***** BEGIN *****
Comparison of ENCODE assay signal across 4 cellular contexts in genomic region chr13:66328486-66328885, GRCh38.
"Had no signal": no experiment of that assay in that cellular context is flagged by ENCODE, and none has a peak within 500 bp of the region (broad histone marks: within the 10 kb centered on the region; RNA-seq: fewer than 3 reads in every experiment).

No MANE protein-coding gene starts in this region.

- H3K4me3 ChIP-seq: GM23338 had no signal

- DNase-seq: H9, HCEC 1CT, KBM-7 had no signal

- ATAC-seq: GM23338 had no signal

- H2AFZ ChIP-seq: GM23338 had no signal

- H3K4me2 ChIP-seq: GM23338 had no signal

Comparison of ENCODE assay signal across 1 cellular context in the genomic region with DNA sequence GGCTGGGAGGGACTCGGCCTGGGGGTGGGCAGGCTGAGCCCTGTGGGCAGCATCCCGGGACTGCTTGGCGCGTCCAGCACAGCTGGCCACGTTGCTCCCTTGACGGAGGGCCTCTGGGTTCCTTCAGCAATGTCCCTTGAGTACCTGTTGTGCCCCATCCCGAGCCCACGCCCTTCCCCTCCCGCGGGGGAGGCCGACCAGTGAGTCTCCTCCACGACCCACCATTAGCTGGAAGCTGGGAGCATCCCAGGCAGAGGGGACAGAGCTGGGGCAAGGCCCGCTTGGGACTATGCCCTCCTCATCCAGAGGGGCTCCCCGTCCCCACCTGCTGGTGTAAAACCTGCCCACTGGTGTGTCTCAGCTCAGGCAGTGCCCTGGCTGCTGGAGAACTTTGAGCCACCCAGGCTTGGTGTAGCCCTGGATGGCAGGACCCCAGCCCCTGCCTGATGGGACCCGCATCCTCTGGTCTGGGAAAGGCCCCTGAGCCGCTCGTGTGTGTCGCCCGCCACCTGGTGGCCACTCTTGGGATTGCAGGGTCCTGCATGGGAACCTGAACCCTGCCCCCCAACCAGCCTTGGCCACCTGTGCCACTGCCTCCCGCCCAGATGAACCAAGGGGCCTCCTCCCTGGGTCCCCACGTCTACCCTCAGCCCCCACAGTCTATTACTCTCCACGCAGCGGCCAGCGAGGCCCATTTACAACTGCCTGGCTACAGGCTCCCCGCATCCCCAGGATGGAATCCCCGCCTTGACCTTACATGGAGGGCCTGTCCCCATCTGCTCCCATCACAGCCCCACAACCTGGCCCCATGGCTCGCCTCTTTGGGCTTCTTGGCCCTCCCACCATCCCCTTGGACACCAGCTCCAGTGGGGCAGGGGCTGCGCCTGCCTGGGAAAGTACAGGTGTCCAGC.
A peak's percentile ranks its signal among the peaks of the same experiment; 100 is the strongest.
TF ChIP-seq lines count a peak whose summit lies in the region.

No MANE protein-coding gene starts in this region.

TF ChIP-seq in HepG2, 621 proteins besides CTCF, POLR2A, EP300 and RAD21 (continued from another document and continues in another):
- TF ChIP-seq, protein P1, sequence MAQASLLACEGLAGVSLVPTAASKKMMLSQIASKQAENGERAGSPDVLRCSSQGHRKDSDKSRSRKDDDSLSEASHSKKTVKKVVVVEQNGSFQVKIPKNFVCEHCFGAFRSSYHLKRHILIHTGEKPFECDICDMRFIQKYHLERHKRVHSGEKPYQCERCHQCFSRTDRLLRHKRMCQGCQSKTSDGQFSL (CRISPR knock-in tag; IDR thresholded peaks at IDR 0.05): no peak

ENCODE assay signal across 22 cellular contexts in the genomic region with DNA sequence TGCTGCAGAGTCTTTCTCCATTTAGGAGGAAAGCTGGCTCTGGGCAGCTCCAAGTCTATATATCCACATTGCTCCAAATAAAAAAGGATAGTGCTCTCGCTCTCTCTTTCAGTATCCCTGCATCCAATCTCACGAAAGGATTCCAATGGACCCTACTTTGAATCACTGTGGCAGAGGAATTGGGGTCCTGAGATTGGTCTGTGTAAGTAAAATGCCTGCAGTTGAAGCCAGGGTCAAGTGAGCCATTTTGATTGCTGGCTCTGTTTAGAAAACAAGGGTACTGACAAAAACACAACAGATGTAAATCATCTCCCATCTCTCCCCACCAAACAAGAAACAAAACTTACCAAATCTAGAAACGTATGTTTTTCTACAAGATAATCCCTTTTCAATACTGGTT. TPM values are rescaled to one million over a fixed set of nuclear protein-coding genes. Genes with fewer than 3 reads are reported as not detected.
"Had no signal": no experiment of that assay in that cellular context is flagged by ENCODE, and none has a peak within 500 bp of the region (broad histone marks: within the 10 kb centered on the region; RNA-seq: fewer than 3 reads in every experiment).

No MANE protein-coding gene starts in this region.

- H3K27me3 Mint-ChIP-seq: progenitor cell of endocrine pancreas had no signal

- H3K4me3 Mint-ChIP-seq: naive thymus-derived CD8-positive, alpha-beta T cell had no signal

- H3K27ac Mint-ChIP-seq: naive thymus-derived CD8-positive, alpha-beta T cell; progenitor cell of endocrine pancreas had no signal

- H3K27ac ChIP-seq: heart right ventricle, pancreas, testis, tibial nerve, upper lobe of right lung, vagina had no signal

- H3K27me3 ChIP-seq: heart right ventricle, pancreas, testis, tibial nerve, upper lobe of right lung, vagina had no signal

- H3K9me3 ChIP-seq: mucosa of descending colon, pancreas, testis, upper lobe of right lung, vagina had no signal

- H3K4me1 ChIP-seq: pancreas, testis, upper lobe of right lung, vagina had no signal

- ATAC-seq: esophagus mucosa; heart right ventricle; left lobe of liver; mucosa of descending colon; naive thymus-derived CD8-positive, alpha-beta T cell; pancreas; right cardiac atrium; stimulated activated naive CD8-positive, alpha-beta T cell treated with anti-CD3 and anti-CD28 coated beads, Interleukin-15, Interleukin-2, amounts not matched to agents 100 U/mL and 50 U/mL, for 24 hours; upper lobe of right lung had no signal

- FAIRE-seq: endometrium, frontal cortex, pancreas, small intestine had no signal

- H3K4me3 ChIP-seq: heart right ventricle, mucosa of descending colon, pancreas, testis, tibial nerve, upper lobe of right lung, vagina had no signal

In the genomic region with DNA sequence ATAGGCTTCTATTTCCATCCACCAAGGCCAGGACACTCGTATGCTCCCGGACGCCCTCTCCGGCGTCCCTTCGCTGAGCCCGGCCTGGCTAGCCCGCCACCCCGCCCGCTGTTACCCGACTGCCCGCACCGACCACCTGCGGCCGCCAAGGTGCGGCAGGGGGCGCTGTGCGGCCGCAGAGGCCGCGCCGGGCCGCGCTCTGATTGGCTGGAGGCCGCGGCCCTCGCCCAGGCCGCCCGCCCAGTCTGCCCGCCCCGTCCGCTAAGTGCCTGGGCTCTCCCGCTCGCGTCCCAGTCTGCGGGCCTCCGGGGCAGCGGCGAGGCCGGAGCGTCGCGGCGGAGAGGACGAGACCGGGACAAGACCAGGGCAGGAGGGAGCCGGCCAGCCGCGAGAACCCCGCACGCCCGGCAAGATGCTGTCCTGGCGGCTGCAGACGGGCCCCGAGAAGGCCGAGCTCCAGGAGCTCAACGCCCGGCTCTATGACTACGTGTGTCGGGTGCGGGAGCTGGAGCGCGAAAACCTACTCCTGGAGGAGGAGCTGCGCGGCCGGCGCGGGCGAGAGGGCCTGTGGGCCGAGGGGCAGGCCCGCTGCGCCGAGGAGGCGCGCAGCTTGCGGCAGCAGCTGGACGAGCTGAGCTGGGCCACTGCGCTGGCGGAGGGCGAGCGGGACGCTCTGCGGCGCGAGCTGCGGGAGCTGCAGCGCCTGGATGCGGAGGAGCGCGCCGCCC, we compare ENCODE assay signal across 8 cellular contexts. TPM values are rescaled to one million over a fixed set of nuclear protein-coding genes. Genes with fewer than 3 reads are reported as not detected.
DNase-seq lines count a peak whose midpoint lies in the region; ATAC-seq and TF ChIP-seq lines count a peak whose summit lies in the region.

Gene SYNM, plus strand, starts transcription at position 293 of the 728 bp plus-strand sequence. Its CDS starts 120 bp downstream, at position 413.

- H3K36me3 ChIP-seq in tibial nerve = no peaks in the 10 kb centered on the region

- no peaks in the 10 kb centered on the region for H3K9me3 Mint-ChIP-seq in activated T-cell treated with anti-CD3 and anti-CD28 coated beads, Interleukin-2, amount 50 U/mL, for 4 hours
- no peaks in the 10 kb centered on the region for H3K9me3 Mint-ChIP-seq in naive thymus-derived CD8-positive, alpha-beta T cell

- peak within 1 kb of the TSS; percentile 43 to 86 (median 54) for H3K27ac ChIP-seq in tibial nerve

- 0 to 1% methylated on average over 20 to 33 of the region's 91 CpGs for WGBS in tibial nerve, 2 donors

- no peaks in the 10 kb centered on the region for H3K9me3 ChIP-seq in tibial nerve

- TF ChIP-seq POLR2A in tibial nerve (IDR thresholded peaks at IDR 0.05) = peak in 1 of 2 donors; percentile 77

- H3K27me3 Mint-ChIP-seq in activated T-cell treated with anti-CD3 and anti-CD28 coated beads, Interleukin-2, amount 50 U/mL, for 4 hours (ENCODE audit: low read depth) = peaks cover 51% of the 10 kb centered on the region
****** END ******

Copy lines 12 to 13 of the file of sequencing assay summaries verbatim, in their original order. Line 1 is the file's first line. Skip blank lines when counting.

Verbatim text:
No MANE protein-coding gene starts in this region.

TF ChIP-seq in HepG2, 621 proteins besides CTCF, POLR2A, EP300 and RAD21 (continued from another document and continues in another):